How ‘Extravagantly Broke’ Paid off $150,000 of Debt

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We spoke with Deshena Woodward of Extravagantly Broke at FinCon19 about her debt-free journey. Here’s what she shared:

I paid off my home, I paid off all my vehicles. I would sat in total, cause it’s been a series of a few years in total probably at least $150,000.00 dollars. I’ve had tax debt where I owed at least $5,000, which is not as much as some people, but it hurt me at the time because I was only working part – time. My husband worked, but we had a small kid and so I didn’t work a whole lot and then, all of a sudden we get hit with this tax bill out of nowhere on my already strained finances. 

Just in general, debt was wearing me down. It was actually, you know, I didn’t feel happy, you know? With my life. It was just too much. It’s like you know you can’t enjoy life when you have this hanging over your head you know that you owe people. I don’t like to owe people. I just want to live comfortably.

There was a time where I just felt like there was no hope, like I would never get out of debt. Is it even possible? But when I changed the way I deal with things, I changed my finances and the way I viewed money and so then I was able to stop and to spend within my means. I started spending within my means and looking for any opportunities I had to save more money and eventually I was able to get out of debt so it is possible, even though right now it might seem bleak and like, it will never end – it can end, but for that to change, you have to change. Otherwise, you’ll keep saying “next year”. It took me years. Each year I would still be in the same situation so that’s why I had to make that change so the next year, things were a little bit better and the year after that it was even a little bit better and eventually, just as of recently, I became 100% debt free. So, it is possible.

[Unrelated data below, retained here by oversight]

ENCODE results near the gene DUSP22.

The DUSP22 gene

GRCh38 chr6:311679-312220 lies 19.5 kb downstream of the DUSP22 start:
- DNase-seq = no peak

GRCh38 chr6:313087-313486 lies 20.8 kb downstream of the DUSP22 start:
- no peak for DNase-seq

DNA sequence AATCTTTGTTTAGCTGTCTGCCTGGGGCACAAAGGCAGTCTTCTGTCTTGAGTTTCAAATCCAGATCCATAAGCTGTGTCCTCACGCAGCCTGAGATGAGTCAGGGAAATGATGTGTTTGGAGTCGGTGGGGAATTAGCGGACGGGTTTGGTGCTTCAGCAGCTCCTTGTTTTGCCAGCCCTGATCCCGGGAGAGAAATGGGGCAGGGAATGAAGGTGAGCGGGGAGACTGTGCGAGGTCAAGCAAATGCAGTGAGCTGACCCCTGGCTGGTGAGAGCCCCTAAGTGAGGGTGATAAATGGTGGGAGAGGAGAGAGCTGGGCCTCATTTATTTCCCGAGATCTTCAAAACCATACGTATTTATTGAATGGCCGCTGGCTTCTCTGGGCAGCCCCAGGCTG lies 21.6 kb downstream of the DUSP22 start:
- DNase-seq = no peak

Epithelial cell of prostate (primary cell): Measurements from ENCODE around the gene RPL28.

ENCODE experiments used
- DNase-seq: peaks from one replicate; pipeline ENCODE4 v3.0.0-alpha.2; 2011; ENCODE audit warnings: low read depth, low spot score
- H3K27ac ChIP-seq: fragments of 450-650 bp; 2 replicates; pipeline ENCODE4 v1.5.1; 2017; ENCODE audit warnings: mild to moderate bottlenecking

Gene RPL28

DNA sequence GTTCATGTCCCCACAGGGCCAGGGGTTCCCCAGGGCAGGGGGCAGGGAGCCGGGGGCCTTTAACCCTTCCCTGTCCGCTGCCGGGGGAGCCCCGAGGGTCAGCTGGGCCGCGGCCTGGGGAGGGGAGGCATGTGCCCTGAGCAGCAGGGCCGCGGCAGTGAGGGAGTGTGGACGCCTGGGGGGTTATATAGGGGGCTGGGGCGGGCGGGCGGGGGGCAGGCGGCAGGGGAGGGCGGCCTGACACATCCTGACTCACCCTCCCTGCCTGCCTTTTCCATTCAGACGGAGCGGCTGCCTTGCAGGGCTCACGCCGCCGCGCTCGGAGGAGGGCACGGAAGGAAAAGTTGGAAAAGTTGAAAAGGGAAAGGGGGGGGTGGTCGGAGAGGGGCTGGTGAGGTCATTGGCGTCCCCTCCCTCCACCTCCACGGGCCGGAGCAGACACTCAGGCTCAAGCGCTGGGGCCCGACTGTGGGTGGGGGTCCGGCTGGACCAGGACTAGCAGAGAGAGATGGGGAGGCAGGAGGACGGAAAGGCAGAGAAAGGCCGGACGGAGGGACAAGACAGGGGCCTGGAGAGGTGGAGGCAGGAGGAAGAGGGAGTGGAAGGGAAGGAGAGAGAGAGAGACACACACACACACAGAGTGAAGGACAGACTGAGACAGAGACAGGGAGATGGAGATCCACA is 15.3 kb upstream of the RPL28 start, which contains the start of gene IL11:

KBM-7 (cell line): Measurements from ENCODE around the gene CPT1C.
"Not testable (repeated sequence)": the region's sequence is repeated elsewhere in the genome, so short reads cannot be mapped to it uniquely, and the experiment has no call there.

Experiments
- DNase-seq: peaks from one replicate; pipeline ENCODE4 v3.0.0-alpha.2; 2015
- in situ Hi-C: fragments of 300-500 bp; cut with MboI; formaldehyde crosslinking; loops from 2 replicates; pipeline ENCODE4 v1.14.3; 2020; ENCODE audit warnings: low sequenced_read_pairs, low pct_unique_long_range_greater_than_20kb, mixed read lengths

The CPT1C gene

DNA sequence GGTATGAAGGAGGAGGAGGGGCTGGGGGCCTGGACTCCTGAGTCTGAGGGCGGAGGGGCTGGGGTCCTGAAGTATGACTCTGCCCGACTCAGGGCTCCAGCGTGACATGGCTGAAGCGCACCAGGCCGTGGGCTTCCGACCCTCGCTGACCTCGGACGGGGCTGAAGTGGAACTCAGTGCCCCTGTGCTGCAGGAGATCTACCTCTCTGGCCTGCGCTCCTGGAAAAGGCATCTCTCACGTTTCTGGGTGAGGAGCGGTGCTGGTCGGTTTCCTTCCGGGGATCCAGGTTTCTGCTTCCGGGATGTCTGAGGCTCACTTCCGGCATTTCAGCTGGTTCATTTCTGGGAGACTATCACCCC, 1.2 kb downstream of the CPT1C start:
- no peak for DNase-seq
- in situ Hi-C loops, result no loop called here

How ‘Extravagantly Broke’ Paid off $150,000 of Debt

I just would wanted to learn to live comfortably and to me being in debt was not comfortable. So it is like, I let go of caring about what other people thought of me and just focus on my family and what I can do to help get better for my family and that just didn’t involve a lot of experiences, you know? We just budgeted and just cut back but still live comfortably. I never feel like we missed out on anything. 

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My daughter just graduated from college with almost no debt. She has a few thousand dollars in student loans but that’s it, because I wanted to make sure she didn’t have that burden. She is pursuing becoming debt-free – I’ve been grooming her well so she didn’t need to go to Harvard unless they would give her a full scholarship. She can go to Harvard because she can get in but unless they’re gonna give her a full scholarship, no. I mean you can go to a community college for two years and then you can go right to a college that is nearby still stay home, save money, not have to be burdened by student loan debt once she graduates. And now that she has, as soon as she gets a job she can pay it off soon. Quickly.

You can do it. It’s possible. First of all you can limit your debt, keep it to a minimum. I mean, there’s always gonna be bills unless you can you know make your own food or produce your own electricity you’re always gonna have bills but you don’t have to have debt. I try to share with people that debt does not have to be a lifestyle. I mean, we just kind of accept it like, as the norm, that’s what everybody does you know? I only have one credit card and I don’t use it unless I can pay it off in the next month. So I just want people to know that if you’re spending, if you can’t afford to buy that and you can’t afford to pay that next month, that means you can’t afford it you know? I know we all feel like we want to, you know, have everything and you can, just not always at the same time.